3D Printing in India: Slow Adoption & What the Future Holds

Researchers from India are exploring the economic potential of 3D printing technology globally, and in relation to their own country, releasing the findings of their study in ‘A Study on The Entrepreneurial Opportunities, Global and Indian Economy in 3D Printing Sector.’

Taking a look at Industry 4.0 and the transformative nature of 3D printing in manufacturing, the authors consider the future, and especially the opportunities that should be available within India. This is especially true as digital fabrication has evolved substantially from a rapid prototyping tool to a catalyst for change in manufacturing complex, functional components—many of which are already critical to organizations like NASA, the military, automotive companies, and more.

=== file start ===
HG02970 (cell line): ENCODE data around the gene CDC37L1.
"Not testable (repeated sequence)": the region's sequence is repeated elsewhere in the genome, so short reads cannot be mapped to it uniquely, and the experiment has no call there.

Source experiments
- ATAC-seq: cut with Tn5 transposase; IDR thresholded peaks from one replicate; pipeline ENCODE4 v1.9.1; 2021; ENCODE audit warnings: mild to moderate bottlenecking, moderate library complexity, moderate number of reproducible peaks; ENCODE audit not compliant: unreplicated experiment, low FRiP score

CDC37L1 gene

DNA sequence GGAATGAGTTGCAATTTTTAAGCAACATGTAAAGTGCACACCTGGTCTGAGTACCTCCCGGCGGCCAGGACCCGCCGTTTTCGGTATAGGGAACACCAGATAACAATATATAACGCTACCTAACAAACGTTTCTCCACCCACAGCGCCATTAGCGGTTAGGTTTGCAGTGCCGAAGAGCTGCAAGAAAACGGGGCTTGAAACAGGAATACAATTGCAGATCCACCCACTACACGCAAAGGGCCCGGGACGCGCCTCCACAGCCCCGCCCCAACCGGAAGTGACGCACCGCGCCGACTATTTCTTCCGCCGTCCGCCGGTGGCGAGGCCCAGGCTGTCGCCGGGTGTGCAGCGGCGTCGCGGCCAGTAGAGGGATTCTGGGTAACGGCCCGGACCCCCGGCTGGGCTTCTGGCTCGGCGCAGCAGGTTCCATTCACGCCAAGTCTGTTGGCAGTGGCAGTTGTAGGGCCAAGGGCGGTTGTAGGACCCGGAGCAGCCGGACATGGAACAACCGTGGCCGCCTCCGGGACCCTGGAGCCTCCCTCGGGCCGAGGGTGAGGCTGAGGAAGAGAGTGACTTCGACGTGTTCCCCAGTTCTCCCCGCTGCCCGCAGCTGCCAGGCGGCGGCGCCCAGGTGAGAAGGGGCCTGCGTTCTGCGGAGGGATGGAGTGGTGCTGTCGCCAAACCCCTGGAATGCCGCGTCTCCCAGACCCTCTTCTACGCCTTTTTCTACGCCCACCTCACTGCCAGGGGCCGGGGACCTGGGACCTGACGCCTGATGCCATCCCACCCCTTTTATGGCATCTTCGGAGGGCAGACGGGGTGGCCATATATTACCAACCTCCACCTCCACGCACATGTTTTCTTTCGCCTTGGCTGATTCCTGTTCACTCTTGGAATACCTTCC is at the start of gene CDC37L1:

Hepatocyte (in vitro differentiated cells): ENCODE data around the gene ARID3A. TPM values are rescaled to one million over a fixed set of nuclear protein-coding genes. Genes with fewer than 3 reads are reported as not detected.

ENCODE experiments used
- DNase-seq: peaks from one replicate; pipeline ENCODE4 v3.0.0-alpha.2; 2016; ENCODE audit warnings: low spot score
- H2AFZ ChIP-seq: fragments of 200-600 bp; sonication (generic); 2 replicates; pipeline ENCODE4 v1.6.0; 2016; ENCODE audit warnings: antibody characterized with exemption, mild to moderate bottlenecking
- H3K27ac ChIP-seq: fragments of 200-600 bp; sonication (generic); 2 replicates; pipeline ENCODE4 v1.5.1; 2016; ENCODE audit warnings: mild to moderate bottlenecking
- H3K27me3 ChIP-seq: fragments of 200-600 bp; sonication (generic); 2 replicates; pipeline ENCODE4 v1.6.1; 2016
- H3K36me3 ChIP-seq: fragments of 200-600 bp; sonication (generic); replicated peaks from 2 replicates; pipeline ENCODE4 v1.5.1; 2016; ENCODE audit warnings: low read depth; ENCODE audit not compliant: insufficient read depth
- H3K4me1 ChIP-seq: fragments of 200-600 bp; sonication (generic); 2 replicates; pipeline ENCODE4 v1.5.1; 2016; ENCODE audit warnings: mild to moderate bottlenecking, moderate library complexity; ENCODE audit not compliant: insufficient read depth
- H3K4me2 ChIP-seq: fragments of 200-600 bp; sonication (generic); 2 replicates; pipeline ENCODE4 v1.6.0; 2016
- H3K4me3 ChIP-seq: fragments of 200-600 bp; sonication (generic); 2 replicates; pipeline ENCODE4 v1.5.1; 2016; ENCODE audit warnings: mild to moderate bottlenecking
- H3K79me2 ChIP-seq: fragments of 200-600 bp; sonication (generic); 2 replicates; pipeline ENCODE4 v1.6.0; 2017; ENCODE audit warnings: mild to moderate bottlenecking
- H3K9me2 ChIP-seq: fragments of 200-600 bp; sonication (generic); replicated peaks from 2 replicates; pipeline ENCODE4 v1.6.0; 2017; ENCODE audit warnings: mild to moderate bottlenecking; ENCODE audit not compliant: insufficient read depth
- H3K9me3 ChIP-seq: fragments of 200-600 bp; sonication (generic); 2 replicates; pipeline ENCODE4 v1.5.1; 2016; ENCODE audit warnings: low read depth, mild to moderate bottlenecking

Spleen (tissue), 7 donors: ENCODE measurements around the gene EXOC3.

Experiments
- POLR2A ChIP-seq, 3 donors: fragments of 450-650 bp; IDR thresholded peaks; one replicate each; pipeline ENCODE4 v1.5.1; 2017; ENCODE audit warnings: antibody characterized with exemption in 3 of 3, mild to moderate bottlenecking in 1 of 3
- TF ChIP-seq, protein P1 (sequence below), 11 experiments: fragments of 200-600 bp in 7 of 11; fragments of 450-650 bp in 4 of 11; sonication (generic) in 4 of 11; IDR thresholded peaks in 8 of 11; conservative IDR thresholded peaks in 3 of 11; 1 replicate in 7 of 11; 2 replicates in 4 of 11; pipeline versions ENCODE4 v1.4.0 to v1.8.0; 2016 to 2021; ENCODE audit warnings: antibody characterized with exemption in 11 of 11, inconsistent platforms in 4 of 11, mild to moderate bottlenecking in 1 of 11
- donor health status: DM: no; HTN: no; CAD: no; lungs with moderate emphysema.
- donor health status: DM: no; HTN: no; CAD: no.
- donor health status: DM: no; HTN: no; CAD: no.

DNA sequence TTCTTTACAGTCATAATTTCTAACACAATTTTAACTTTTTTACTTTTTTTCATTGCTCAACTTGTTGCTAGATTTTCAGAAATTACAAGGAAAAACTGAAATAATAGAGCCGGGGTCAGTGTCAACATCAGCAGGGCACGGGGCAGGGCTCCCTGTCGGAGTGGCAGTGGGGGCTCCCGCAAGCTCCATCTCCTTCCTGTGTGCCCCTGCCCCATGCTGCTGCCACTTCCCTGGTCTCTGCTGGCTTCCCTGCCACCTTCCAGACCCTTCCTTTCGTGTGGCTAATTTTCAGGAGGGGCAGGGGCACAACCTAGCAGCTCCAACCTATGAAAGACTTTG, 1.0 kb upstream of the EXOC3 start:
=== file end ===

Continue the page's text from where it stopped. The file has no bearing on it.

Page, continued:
India has been slower to embrace 3D printing, with the exception of medical applications where progress has been notable—especially in the area of implants (check out the case we followed on their 3D printed ear).

3D fabricated implantable ears [Image courtesy of: Times of India]

As 3D printing and accompanying technologies continue to evolve at an accelerated rate, they are impacting many industries in India; however, the authors point out the realities of converting from traditional methods to more progressive technologies—mainly that within the scientific realm—embracing such change can be overwhelming and many are resistant.